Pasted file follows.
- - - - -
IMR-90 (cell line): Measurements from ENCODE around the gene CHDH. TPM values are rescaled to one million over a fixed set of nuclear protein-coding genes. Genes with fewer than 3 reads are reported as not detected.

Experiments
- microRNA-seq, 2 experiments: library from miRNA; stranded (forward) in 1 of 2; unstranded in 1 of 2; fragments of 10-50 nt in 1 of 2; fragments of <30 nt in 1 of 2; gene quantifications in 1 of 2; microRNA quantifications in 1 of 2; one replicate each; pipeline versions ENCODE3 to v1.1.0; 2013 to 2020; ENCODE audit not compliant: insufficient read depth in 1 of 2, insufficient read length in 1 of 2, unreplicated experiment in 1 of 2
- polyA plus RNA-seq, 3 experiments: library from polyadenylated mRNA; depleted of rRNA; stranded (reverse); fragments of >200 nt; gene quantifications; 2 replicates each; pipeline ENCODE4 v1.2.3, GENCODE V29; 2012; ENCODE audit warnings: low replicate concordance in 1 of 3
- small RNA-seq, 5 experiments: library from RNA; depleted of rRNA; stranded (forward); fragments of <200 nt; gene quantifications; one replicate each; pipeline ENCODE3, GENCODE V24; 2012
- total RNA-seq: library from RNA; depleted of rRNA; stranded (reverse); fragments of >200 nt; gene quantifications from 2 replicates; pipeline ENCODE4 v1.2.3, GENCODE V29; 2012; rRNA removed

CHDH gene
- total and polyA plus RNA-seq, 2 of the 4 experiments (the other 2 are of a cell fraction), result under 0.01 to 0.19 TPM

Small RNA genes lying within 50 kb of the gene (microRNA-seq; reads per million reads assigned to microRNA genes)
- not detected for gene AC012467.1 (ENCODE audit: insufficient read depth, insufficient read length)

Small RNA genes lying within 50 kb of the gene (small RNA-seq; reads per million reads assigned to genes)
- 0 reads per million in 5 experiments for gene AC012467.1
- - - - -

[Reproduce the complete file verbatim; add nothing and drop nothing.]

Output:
IMR-90 (cell line): Measurements from ENCODE around the gene CHDH. TPM values are rescaled to one million over a fixed set of nuclear protein-coding genes. Genes with fewer than 3 reads are reported as not detected.

Experiments
- microRNA-seq, 2 experiments: library from miRNA; stranded (forward) in 1 of 2; unstranded in 1 of 2; fragments of 10-50 nt in 1 of 2; fragments of <30 nt in 1 of 2; gene quantifications in 1 of 2; microRNA quantifications in 1 of 2; one replicate each; pipeline versions ENCODE3 to v1.1.0; 2013 to 2020; ENCODE audit not compliant: insufficient read depth in 1 of 2, insufficient read length in 1 of 2, unreplicated experiment in 1 of 2
- polyA plus RNA-seq, 3 experiments: library from polyadenylated mRNA; depleted of rRNA; stranded (reverse); fragments of >200 nt; gene quantifications; 2 replicates each; pipeline ENCODE4 v1.2.3, GENCODE V29; 2012; ENCODE audit warnings: low replicate concordance in 1 of 3
- small RNA-seq, 5 experiments: library from RNA; depleted of rRNA; stranded (forward); fragments of <200 nt; gene quantifications; one replicate each; pipeline ENCODE3, GENCODE V24; 2012
- total RNA-seq: library from RNA; depleted of rRNA; stranded (reverse); fragments of >200 nt; gene quantifications from 2 replicates; pipeline ENCODE4 v1.2.3, GENCODE V29; 2012; rRNA removed

CHDH gene
- total and polyA plus RNA-seq, 2 of the 4 experiments (the other 2 are of a cell fraction), result under 0.01 to 0.19 TPM

Small RNA genes lying within 50 kb of the gene (microRNA-seq; reads per million reads assigned to microRNA genes)
- not detected for gene AC012467.1 (ENCODE audit: insufficient read depth, insufficient read length)

Small RNA genes lying within 50 kb of the gene (small RNA-seq; reads per million reads assigned to genes)
- 0 reads per million in 5 experiments for gene AC012467.1